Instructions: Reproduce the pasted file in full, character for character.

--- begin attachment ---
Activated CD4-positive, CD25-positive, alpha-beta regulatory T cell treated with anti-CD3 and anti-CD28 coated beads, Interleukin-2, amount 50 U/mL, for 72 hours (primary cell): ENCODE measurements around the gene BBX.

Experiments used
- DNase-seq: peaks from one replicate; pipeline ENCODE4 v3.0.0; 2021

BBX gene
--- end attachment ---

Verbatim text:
Activated CD4-positive, CD25-positive, alpha-beta regulatory T cell treated with anti-CD3 and anti-CD28 coated beads, Interleukin-2, amount 50 U/mL, for 72 hours (primary cell): ENCODE measurements around the gene BBX.

Experiments used
- DNase-seq: peaks from one replicate; pipeline ENCODE4 v3.0.0; 2021

BBX gene